Q&A: Super-Producer Glen Ballard On Jagged Little Pill, “Man In The Mirror,” & His Other Classic Recordings

Jeff Kravitz

Q&A: Super-Producer Glen Ballard On Jagged Little Pill, “Man In The Mirror,” & His Other Classic Recordings

Jeff Kravitz

Given that the wave of ’90s nostalgia seems to be cresting right about now, it’s only fitting that one of that decade’s most successful and culturally ubiquitous records — Alanis Morissette’s Jagged Little Pill — is now getting the proper reissue treatment. Released in 1995, when Alanis was still an unknown here in the States, the record currently ranks among the best-selling albums of all time, having sold more than 33 million copies. Not only did the record bless us with singles that, for better or worse, will forever be a part of popular consciousness — “You Oughta Know” “Ironic,” “You Learn,” “Hand In My Pocket” — it opened the floodgates for a slew of other female solo artists who would shape the latter half of that decade. Would we have had Meredith Brooks’ “Bitch” or Paula Cole’s “I Don’t Want To Wait” without Alanis? Would Sarah McLachlan have ever gotten Lilith Fair off the ground in 1997 if Alanis hadn’t basically smashed the roof off pop culture just a couple years before? Listening to it now, it’s hard to believe that Jagged Little Pill is an album that almost wasn’t. Written when Morissette was still a teenager and rejected by almost every record label at the time, the album — which was written and produced with legendary producer and studio whiz Glen Ballard — is the kind of unlikely (ironic?) success story that becomes the stuff of legend.

I spoke with Ballard about the making of Jagged Little Pill and the album’s incredible legacy. He also answered questions about some of the other famous records in which he’s played a role — including releases by the Pointer sisters, Paula Abdul, and a little-known ’80s LP called Thriller.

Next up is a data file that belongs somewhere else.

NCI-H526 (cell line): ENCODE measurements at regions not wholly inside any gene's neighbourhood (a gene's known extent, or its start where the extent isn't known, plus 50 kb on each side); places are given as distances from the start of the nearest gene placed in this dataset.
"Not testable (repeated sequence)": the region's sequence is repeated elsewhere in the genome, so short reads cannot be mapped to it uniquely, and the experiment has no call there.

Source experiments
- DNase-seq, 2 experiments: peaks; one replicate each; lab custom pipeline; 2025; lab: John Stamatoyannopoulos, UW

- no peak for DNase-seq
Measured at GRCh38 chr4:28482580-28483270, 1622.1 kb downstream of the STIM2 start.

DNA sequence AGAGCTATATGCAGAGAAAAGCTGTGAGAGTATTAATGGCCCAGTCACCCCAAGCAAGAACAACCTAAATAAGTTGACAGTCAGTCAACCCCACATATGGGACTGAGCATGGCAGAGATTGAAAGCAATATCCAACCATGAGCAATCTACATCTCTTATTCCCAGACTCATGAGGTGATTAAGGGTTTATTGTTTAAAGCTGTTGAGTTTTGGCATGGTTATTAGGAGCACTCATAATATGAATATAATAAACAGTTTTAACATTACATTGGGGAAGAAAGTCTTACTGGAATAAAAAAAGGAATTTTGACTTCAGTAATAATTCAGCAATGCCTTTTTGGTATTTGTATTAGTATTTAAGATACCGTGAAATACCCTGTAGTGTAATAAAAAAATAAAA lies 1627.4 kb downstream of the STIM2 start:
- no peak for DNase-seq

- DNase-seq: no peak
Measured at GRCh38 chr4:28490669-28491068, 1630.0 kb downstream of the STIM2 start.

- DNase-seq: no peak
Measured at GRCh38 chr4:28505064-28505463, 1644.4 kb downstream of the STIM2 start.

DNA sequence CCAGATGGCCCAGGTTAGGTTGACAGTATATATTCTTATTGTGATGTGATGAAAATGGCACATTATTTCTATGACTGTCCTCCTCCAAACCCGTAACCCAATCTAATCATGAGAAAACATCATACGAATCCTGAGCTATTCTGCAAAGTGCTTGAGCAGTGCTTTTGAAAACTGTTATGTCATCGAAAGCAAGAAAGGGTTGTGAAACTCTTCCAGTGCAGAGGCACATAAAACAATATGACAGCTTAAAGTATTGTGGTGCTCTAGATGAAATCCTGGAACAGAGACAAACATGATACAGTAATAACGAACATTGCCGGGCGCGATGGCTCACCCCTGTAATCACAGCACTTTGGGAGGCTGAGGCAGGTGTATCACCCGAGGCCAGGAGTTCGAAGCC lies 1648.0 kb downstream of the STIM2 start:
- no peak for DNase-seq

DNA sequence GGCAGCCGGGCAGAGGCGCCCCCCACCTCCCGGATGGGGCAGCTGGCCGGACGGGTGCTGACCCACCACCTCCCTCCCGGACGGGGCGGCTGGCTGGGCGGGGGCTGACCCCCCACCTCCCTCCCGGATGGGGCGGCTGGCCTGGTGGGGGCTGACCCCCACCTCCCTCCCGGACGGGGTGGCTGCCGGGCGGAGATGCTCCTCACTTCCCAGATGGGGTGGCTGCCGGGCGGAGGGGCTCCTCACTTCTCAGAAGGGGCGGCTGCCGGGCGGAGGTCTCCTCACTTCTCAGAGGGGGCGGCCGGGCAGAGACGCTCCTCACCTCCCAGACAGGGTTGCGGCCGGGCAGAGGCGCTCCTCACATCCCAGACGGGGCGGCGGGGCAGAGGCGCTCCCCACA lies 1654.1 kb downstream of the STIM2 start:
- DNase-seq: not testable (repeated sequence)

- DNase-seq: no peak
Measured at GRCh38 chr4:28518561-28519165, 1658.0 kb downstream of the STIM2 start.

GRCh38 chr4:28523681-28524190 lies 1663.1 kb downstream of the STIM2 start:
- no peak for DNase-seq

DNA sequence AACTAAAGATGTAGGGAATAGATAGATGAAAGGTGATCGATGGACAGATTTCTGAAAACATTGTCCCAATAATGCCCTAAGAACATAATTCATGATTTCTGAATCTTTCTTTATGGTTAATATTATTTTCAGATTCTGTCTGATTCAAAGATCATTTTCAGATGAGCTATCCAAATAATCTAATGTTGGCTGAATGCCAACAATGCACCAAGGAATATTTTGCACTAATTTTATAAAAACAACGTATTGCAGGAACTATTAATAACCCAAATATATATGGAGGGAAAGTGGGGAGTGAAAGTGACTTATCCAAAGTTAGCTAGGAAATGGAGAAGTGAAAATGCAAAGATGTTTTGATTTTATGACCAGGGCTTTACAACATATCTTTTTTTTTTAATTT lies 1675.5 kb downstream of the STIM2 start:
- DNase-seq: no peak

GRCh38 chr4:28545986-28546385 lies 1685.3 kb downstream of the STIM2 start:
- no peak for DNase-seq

STEREOGUM: Twenty years. In some ways, it seems like such a long time ago, but then in other ways, it really doesn’t.

BALLARD: From 2000 onward everything changed with music. Anything before then really feels like ancient history. Honestly, it does feel further back than 20 years, and in some ways, it’s like a whole other world away.

STEREOGUM: Jagged Little Pill permeated almost every aspect of popular culture at the time, and there was no way to really get away from it, so it evokes a lot of feelings specific to that period of time for me. A lot of people might not remember that Alanis herself was really young when she made that record.

BALLARD: I met her when she was 19.

STEREOGUM: How did the two of you meet?

BALLARD: We were connected through our publishers: MCA Music, which is now Universal. I have to give a shout-out to them for making this all happen. First of all, Alanis was signed to MCA Records in Canada, and as a companion to that, they had her publishing. She made two records under that contract. I think when she was 17, the second record didn’t do well and they dropped her, but a guy named John Alexander in the Canadian office, who’s the publisher, believed in her as a writer and as an artist, so they kept her publishing contract, even though her record contract had run out.

I met her two years later at the age of 19. I’ll tell you exactly — I met her on March 8, 1994 at my studio. The reason I know it is because I just went through all the production notes from the time. Back then I didn’t know anything about her. I just got a call from my publishers, a guy named Kurt Denny said, “I’ve got this writer in town from Canada, I want you to write with her.” I said okay. I was a staff writer. That’s all I knew, and so when she came to my studio on March 8, 1994, I knew nothing about her and she really didn’t know much about me. Honestly, we were strangers on a train, meeting.